— comment by Fabrice Bacchella on January 8th, 2012 at 8:31pm JST (12 years, 5 months ago) comment permalink

Re: iPhone tracklogs: don’t knock it until you’ve tried it, Jeffrey.

I use the MotionX GPS apps, and I’ve never had a problem yet. The accuracy is comparable to the Garmin GPS tracklogs I use most of the time, and more than good enough for geoencoding photos. It’s wonderful to have GPS in your pocket wherever you go without having to carry yet another gadget.

I have tried it… years ago, before “Find your Friends”, I ran a script on my jailbroken iPhone that updated a web site with (the iPhone’s best guess to) my current location so that Fumie could see where I was, but found that the error jumped around between 50m and 500km, often on a minute-by-minute basis. Maybe it’s related to the sketchy nature of the “enhanced” part of “enhanced location services” in Japan? I sure wish I could have made it rely on only the GPS receiver. Even with my current iPhone 4s, I’ve found that the “mail my location” feature of WhatsApp is sometimes 100km off. Maybe dedicated tracklog apps can ensure that only actual GPS data is used? In any case, my dedicated unit just sits in a pocket of my camera bag so it’s not a burden. Next time I go out, I’ll keep a parallel tracklog with the iPhone, and compare them. That’ll be fun… —Jeffrey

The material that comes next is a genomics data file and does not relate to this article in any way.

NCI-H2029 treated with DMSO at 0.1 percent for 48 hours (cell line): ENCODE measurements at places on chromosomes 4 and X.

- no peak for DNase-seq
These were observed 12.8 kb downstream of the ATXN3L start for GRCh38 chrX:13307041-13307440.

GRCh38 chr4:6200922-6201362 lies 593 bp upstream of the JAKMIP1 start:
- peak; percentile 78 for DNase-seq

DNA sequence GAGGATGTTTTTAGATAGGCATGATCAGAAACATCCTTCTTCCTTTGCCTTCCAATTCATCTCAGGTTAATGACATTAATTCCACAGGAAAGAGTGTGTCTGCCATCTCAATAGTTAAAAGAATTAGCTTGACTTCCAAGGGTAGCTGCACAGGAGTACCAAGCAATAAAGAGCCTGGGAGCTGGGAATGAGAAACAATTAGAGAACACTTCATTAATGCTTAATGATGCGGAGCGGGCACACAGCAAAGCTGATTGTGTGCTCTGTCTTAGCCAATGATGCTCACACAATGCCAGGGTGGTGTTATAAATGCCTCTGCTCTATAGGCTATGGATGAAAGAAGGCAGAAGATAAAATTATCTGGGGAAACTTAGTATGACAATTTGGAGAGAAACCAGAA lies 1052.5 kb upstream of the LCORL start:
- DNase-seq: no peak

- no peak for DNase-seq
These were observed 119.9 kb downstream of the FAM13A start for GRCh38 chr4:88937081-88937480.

— comment by Thorf on January 8th, 2012 at 10:49pm JST (12 years, 5 months ago) comment permalink

You still read DPR forum ? *gasp*

Sure, sometimes. There’s a lot of crap, but it’s fun to browse and there are still plenty of sane, reasonable folks there. —Jeffrey

— comment by Chan on January 8th, 2012 at 10:52pm JST (12 years, 5 months ago) comment permalink

While these are all valid points, I do think that we’re forgetting the legal aspect.

For starters, somebody may have a patent on the GPS-in-camera feature and who knows what their licensing terms are (if any)? Going a bit further down the rabbit hole: IIRC, Russia has explicit rules that any device with GPS must also support GLONASS, so it isn’t quite as simple as just any cheap GPS receiver… Which leads to that all-important question: what are the places where having GPS support in the camera makes it illegal or forbidden by the location the photographer is trying to work?